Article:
Tips on Successful Grocery Outings with young children
Going to the grocery store, no matter how many items you need, can be a daunting task to most mothers with small children. Here are a few tips that may turn that shopping nightmare into a pleasant experience, even for the children.
Going to the grocery store, no matter how many items you need, can be a daunting task to most mothers with small children. You worry about them staying in the cart and not falling out because they keep standing up, or one of your children throwing a rather large tantrum in the middle of an aisle, and you worry about spending more than you intended because the children want snacks and toys. By the time you're done with your shopping and in the car again, you just feel so stressed out that you vow never to bring your children grocery shopping with you again!
It doesn't have to be this way. There are many tricks and tips any mother can use for their small children when going to the grocery store or just about any kind of shopping errand. Here are a few tips that may turn that shopping nightmare into a pleasant experience, even for the children.
First, never go the grocery store hungry. This means you and your children too. When you're hungry it's harder for a mother to respond to her children appropriately because let's face it, when were hungry and a stressful situation comes up it is much harder to handle and much easier to reach for the nearest chocolate candy bar while letting our children duke it out by themselves in the grocery cart. If possible, plan to have a meal before going to the grocery store or a healthy snack. That way you can control your stress levels better and ultimately buy less of those "impulse" items you don't need.
Also, bring a snack for the children to have at the store. Bring cereal in little baggies and give it to them after you arrive at the store. That way they are less likely to have "the wants" and you won't spend money buying impromptu snacks for them while there. The snack can even be something special that's reserved for grocery outings - a special lollipop, granola bar, fruit snacks, etc.
Put together a busy bag. This can be a small bag with a couple of crayons and some paper, a favorite book, a small wipe board, or anything that would keep little minds focused on something other than the grocery trip. You can even reserve this busy bag for grocery outings so the children look forward to using the items in their bag when they go with you. Make a grocery bag - a crayon, pad of paper, a couple of books.
One of the most important rules of grocery shopping with children is to make a list. Whatever you need, make sure it is written down or inevitably you will end up with all the things you don't need but wanted, and forget all the things you really did need. Making a list doesn't just help you with remembering what you need; it also gives you a definitive mission with a certain time frame. If you go into a grocery store without a mission of what you need, your time in the store will be much longer and the children with certainly protest in their own ways - i.e. tantrums, crying, complaining. Also, when you have a list you can involve your children in the task. Tell them what you need to get, where you are looking for it, and even tell them how much things cost. Let them occasion be a learning experience in finance. And, along with making a list, don't doddle. If you feel yourself being pulled away from the task at hand by other things not on your list, resist the temptation. Chances are you children will recognize it and react accordingly.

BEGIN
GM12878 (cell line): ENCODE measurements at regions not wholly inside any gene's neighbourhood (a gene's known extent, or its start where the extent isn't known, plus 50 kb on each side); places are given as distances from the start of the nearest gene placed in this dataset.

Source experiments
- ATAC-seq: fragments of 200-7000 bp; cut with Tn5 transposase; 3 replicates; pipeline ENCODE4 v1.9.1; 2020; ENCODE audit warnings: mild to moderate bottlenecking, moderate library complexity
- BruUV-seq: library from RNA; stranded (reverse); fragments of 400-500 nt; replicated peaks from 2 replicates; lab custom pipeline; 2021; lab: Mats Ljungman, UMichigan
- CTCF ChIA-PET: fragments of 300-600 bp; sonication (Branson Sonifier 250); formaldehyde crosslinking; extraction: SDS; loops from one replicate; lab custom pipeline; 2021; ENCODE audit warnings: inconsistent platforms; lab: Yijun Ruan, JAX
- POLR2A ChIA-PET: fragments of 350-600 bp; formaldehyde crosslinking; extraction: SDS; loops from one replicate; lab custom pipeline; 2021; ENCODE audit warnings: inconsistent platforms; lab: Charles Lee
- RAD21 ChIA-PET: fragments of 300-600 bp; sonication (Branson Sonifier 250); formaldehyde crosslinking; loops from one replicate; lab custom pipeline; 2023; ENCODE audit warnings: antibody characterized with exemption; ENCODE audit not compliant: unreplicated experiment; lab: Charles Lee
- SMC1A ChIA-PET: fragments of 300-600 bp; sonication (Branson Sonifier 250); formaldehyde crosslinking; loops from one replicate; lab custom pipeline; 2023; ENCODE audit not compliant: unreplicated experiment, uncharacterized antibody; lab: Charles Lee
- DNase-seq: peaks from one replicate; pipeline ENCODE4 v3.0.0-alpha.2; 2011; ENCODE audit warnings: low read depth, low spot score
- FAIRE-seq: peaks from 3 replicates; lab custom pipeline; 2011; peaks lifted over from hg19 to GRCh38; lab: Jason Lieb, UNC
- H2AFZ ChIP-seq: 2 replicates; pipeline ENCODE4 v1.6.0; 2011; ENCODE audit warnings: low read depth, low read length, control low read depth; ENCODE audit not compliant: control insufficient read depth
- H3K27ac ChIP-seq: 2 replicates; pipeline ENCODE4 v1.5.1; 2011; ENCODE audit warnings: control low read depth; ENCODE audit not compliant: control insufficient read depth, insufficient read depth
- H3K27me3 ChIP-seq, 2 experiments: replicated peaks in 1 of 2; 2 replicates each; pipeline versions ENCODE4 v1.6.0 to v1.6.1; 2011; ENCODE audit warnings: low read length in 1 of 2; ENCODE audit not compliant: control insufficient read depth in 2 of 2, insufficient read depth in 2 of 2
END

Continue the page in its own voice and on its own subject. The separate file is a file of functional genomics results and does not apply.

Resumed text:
However, before doing any of the above, do not go into the grocery store if your children are already being disobedient or throwing tantrums. Your entire grocery trip will follow in the same pattern. When they are not behaving as you would like going into the store, quickly take them back to the car, put them back in their seats, get in the car yourself and tell them you are going to have a time-out for a few minutes and then start over. This "time-out" can be a good time to review their behavior and what you expect of them or just have some silent time for them to calm down and get themselves ready to start over. This technique has worked wonders on my two young children.
Though, we all know there are days when children or a particular child is having a bad day and despite every effort, will not cooperate in the least. If you cannot cancel the grocery trip and do it another time, then have a close friend or relative you can call in such an emergency. This friend or relative can meet you at the store and take the child off your hands while you complete your shopping. However, the time with the friend or relative should not be fun for the disobedient child. It should be a time-out or quiet time sitting in the car with them so they know it is not a reward, but a punishment.
Some parents really look forward to shopping at the grocery store or going on certain errands, and it should be that way. Hopefully these tidbits of advice can help keep it that way. Some of them may work for you and others may not or you may even be able to mold some of these techniques into your own working methods. Whatever your needs are, have a happy shopping experience!
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ABOUT THE AUTHOR
Kari Hoopes is the owner of Sweetly You where you can find unique bath body products, and create custom bath and body gift baskets.